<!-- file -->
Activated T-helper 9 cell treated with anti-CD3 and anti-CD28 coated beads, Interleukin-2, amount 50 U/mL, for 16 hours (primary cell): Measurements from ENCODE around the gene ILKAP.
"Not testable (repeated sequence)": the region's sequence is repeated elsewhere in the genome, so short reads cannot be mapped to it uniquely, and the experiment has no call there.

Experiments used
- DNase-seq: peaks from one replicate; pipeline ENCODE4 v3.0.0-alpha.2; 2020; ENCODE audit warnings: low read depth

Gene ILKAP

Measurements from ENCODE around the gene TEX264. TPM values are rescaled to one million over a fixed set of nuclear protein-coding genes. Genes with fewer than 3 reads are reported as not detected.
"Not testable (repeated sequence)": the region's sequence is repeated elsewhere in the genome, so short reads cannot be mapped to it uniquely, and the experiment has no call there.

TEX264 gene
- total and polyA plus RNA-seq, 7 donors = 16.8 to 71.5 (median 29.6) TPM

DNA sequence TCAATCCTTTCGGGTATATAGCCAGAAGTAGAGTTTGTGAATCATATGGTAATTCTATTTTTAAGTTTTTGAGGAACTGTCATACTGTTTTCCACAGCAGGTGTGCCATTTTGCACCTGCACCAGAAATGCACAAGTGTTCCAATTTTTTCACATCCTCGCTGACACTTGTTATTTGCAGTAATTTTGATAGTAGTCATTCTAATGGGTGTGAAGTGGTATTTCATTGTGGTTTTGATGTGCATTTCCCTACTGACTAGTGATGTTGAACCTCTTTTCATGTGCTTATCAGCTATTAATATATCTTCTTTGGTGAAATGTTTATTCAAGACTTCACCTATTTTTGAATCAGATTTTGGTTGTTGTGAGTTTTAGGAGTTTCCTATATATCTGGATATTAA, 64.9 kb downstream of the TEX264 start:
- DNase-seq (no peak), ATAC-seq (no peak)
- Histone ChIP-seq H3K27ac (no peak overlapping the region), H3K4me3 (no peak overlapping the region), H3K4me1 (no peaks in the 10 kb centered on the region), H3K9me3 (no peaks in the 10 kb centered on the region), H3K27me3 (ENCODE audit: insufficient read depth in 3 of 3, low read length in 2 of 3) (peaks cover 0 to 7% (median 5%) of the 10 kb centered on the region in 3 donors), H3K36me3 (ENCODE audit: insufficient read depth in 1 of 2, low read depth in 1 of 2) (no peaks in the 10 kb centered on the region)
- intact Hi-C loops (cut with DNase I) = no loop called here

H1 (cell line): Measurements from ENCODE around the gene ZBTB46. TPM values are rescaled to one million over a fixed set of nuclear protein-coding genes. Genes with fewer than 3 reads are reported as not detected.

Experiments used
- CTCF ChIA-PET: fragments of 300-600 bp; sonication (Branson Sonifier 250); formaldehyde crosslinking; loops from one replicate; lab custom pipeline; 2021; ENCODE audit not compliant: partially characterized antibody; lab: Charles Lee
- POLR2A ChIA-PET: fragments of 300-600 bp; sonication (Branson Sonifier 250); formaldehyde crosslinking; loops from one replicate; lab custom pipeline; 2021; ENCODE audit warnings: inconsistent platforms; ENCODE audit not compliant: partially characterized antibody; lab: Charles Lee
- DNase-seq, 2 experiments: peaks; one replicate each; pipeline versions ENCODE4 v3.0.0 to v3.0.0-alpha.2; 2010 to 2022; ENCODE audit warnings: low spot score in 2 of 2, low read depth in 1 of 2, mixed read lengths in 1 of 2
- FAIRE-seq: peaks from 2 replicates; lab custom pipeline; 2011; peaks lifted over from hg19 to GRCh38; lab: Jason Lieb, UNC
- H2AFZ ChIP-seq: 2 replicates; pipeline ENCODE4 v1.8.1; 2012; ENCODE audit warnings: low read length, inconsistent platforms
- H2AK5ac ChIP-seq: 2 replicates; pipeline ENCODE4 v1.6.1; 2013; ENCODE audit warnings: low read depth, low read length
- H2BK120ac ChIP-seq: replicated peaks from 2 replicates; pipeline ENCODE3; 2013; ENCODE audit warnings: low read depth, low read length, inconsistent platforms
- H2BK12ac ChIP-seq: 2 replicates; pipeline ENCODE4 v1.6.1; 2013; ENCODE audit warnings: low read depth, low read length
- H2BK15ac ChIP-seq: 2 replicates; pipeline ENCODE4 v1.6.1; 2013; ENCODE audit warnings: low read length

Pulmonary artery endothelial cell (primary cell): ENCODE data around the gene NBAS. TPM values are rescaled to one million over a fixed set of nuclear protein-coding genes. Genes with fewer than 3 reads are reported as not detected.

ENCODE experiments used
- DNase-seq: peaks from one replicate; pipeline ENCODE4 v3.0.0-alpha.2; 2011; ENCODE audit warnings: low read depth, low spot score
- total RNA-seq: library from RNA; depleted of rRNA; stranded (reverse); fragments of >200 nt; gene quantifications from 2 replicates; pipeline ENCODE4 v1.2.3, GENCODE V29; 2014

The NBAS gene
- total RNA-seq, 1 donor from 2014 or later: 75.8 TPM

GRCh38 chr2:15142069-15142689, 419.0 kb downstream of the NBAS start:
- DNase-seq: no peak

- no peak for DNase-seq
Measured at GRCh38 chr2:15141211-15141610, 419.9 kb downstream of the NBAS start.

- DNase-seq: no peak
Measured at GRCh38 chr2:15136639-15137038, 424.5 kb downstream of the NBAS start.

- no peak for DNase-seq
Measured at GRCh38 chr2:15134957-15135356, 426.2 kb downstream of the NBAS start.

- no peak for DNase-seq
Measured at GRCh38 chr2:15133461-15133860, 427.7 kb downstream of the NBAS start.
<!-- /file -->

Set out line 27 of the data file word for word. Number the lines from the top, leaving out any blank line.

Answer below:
- DNase-seq: peaks from one replicate; pipeline ENCODE4 v3.0.0-alpha.2; 2011; ENCODE audit warnings: low read depth, low spot score